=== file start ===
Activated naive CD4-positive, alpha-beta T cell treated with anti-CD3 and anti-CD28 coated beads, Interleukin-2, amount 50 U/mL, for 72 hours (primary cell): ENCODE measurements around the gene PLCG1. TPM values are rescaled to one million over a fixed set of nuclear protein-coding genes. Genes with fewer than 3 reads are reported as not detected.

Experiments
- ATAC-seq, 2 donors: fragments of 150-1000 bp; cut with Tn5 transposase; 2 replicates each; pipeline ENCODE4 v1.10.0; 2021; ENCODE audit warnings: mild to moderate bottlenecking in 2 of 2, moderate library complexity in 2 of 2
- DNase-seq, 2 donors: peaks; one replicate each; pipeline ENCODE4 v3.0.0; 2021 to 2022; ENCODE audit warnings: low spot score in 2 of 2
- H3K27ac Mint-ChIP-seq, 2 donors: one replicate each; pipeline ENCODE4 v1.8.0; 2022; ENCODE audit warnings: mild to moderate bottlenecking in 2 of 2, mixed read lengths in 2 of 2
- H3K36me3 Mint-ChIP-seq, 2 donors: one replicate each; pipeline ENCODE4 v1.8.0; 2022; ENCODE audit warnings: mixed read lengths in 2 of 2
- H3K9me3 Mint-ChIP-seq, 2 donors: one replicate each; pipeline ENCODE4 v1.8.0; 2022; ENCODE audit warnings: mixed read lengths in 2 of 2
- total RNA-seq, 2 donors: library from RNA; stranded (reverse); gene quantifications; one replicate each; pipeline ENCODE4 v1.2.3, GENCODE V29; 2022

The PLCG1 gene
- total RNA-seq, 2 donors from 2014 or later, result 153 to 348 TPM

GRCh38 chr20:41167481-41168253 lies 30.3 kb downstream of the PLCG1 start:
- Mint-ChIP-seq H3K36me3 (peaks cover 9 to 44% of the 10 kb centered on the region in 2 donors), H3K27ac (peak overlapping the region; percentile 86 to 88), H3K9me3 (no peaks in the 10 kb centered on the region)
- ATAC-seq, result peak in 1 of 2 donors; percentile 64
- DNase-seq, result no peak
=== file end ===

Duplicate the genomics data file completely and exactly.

Activated naive CD4-positive, alpha-beta T cell treated with anti-CD3 and anti-CD28 coated beads, Interleukin-2, amount 50 U/mL, for 72 hours (primary cell): ENCODE measurements around the gene PLCG1. TPM values are rescaled to one million over a fixed set of nuclear protein-coding genes. Genes with fewer than 3 reads are reported as not detected.

Experiments
- ATAC-seq, 2 donors: fragments of 150-1000 bp; cut with Tn5 transposase; 2 replicates each; pipeline ENCODE4 v1.10.0; 2021; ENCODE audit warnings: mild to moderate bottlenecking in 2 of 2, moderate library complexity in 2 of 2
- DNase-seq, 2 donors: peaks; one replicate each; pipeline ENCODE4 v3.0.0; 2021 to 2022; ENCODE audit warnings: low spot score in 2 of 2
- H3K27ac Mint-ChIP-seq, 2 donors: one replicate each; pipeline ENCODE4 v1.8.0; 2022; ENCODE audit warnings: mild to moderate bottlenecking in 2 of 2, mixed read lengths in 2 of 2
- H3K36me3 Mint-ChIP-seq, 2 donors: one replicate each; pipeline ENCODE4 v1.8.0; 2022; ENCODE audit warnings: mixed read lengths in 2 of 2
- H3K9me3 Mint-ChIP-seq, 2 donors: one replicate each; pipeline ENCODE4 v1.8.0; 2022; ENCODE audit warnings: mixed read lengths in 2 of 2
- total RNA-seq, 2 donors: library from RNA; stranded (reverse); gene quantifications; one replicate each; pipeline ENCODE4 v1.2.3, GENCODE V29; 2022

The PLCG1 gene
- total RNA-seq, 2 donors from 2014 or later, result 153 to 348 TPM

GRCh38 chr20:41167481-41168253 lies 30.3 kb downstream of the PLCG1 start:
- Mint-ChIP-seq H3K36me3 (peaks cover 9 to 44% of the 10 kb centered on the region in 2 donors), H3K27ac (peak overlapping the region; percentile 86 to 88), H3K9me3 (no peaks in the 10 kb centered on the region)
- ATAC-seq, result peak in 1 of 2 donors; percentile 64
- DNase-seq, result no peak